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Devices: Orange Pi Zero, Avalue, RTL-SDR

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Linux
Hardware
  • Orange Pi Zero LTS SBC Launched for $8.49 and Up

    You can now buy Orange Pi Zero LTS Arm Linux SBC for $8.49 and up. The tiny board is ideal for headless applications with WiFI and Ethernet connectivity.

  • Toughened up embedded PC can run 8th or 9th Gen Coffee Lake CPUs

    Avalue’s rugged “EPS-CFS” computer runs Linux or Win 10 on Intel 8th or 9th Gen Coffee Lake CPUs up to an octa-core Core i7-9700TE, and supplies up to 32GB GB DDR4, 2x SATA bays, 2x GbE, 2x HDMI, and 4x USB 3.2 ports.

    Avalue announced an embedded computer with Intel’s 8th Gen Coffee Lake T-series or the new, but similarly 14nm-fabricated, 9th Gen Coffee Lake Refresh TE-series chips. The EPS-CFS computer, which is built around Avalue’s 3.5-inch ECM-CFS SBC, joins other 9th Gen-ready products including Kontron’s COMe-cWL6 (E2S) and Congatec’s Conga-TS370 COM Express modules.

  • RTL-SDR: Seven Years Later

    When I wrote that article in 2012, the RTL-SDR project and its community were still in their infancy. It took some real digging to find out which TV tuners based on the Realtek RTL2832U were supported, what adapters you needed to connect more capable antennas, and how to compile all the software necessary to get them listening outside of their advertised frequency range. It wasn’t exactly the most user-friendly experience, and when it was all said and done, you were left largely to your own devices. If you didn’t know how to create your own receivers in GNU Radio, there wasn’t a whole lot you could do other than eavesdrop on hams or tune into local FM broadcasts.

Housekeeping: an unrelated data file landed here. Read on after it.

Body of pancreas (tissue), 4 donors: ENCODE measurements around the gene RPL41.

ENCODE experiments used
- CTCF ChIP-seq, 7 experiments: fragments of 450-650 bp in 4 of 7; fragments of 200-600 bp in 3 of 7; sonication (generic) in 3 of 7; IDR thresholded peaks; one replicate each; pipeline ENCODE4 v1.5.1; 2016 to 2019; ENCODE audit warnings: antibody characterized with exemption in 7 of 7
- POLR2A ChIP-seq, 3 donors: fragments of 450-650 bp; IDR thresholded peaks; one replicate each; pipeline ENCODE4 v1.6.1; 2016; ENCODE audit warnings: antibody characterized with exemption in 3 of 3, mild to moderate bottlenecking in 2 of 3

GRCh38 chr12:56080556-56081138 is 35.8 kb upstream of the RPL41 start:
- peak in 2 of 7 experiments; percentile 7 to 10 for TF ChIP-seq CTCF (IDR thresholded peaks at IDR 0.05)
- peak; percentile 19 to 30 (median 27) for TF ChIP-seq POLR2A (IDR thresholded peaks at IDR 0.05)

Nearly a decade later, things have changed dramatically. The RTL-SDR hardware and software has itself improved enormously, but perhaps more importantly, the success of the project has kicked off something of a revolution in the software defined radio (SDR) world. Prior to 2012, SDRs were certainly not unobtainable, but they were considerably more expensive. Back then, the most comparable device on the market would have been the FUNcube dongle, a nearly $200 USD receiver that was actually designed for receiving data from CubeSats. Anything cheaper than that was likely to be a kit, and often operated within a narrower range of frequencies.

Orange Pi Zero2

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Red Hat and IBM Leftovers

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